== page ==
Sunday, January 29, 2006
WASHINGTON -- Under oath, Judge Sam Alito testified he would keep "an open mind" on the question of whether to retain the limited constitutional protection of abortion rights. Yet if his mind is open, it is only by a very small crack. Not even my slim kitten could worm her way through that one.
Abortion was not the only issue at stake but it dominated the debate. A crowd of abortion opponents cheered him this week as their savior -- the justice who would help overturn Roe vs. Wade and toss a woman's privacy rights to the vagaries of state law.
They seemed to know something the senators don't. Likewise, abortion proponents stepped up their futile campaign against him because evidence of his hostility to abortion kept mounting. They, too, instinctively knew something about Alito he wasn't acknowledging. "He has voted to restrict the rights (such as access to abortion) that Americans hold dear," Sen. Hillary Clinton, D-N.Y, warned.
The first Democrat to come out early for Alito was Sen. Ben Nelson of Nebraska, who said he was taking the nominee "for his word." On Thursday he was joined by Sens. Robert Byrd, D-W.Va., and Tim Johnson, S.D.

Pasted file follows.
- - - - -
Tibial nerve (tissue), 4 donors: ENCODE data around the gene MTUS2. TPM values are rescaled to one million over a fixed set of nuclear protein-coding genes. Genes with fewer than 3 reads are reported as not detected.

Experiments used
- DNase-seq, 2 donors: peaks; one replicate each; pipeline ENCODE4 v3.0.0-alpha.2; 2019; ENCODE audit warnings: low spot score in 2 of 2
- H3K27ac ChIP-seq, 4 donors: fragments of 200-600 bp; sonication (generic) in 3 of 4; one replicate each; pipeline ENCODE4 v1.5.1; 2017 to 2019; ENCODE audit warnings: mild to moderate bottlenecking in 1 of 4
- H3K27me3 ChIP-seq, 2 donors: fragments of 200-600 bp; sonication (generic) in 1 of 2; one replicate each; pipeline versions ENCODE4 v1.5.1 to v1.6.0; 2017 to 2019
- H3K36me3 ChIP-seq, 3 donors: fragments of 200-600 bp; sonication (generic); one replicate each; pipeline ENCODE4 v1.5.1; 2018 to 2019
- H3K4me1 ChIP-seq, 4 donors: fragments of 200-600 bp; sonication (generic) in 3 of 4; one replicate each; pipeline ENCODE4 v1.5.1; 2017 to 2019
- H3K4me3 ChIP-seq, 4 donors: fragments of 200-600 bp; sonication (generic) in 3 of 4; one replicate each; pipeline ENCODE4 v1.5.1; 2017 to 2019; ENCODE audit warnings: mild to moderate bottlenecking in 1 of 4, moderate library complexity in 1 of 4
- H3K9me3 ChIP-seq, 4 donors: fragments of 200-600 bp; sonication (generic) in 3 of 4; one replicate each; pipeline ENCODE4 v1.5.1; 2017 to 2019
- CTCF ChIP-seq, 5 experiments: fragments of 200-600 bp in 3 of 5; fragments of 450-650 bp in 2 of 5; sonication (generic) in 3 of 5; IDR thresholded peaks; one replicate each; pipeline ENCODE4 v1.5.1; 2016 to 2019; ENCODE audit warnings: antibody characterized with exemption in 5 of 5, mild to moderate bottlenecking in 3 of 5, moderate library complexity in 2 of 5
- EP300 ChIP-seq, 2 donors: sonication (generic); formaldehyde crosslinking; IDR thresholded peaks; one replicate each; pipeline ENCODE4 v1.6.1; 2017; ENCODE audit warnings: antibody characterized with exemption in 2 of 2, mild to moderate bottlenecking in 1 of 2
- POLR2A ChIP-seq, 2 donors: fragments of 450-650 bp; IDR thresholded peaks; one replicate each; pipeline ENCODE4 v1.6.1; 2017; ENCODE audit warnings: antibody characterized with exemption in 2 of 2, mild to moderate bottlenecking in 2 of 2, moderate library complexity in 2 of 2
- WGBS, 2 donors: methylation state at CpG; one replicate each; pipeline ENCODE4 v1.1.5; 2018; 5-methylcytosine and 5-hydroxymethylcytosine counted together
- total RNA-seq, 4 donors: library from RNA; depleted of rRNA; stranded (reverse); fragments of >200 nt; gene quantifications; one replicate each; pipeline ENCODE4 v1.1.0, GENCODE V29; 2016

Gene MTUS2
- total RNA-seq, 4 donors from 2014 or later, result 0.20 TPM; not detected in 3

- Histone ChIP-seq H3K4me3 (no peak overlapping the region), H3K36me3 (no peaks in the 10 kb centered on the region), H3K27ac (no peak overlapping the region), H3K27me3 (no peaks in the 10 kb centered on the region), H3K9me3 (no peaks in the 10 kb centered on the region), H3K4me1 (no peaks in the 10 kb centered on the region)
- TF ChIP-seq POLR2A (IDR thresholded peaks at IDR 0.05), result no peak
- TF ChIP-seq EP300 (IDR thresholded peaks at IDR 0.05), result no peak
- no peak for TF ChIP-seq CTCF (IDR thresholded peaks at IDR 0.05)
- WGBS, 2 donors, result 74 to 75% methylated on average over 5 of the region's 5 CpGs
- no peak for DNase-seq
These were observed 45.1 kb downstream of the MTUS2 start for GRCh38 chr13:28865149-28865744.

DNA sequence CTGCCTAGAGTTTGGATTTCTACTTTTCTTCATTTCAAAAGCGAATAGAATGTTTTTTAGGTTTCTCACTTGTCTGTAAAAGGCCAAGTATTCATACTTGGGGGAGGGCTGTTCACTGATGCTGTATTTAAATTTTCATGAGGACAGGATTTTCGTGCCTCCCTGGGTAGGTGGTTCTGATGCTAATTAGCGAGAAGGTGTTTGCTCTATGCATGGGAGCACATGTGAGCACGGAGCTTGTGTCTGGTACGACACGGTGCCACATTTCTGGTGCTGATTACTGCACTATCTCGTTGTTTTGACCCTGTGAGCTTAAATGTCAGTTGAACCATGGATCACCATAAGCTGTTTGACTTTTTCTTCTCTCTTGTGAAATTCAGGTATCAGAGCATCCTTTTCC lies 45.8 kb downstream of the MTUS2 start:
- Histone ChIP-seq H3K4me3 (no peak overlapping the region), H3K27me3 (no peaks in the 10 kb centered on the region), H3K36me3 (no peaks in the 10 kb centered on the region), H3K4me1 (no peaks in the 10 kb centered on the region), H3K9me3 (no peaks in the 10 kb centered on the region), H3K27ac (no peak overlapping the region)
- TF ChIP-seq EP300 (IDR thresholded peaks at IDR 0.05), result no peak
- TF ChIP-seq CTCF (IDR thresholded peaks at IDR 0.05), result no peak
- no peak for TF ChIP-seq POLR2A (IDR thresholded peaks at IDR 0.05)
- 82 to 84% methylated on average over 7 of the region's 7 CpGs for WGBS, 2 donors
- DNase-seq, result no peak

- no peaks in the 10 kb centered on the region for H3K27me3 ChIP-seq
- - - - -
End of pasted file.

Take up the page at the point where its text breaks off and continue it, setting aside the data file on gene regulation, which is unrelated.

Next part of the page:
Nelson is up for re-election this year in a conservative Midwestern state and has his own complex reservations about abortion rights.
Earlier in the week, Senate Judiciary Committee Democrats voted unanimously against Alito and their Republican colleagues voted unanimously for him. The Republicans called the Democrats partisan, insisting that Alito be judged on his qualifications alone; the Democrats called the Republicans right-wing robots, insisting that judicial philosophy really does matter.
But nobody was going to judge Alito strictly on his judicial neutrality and temperament. The high court is now as polarized as the rest of government. It was President Bush's pick and he took full advantage of it, after first selecting Harriet Miers, who was dumped for being insufficiently conservative for the right wing.
A highly partisan Supreme Court is not a good thing for the country. The fact is Bush can get away with tilting the court to the right because he has a Senate majority of 55 votes. Traditionally, senators vote in lock-step along party lines when it comes to major issues. And the Democrats have no stomach for a filibuster, which would probably fail anyway.
So with Alito's all-but certain confirmation we will now have to live with an ultra-conservative high court. The scales of justice will tilt against the little guy; it is only a matter of how far.
Source: Marianne Means, in the Times Union.Dave Haigler, Abilene, Texas
lawfirm webpage: www.haigler.info
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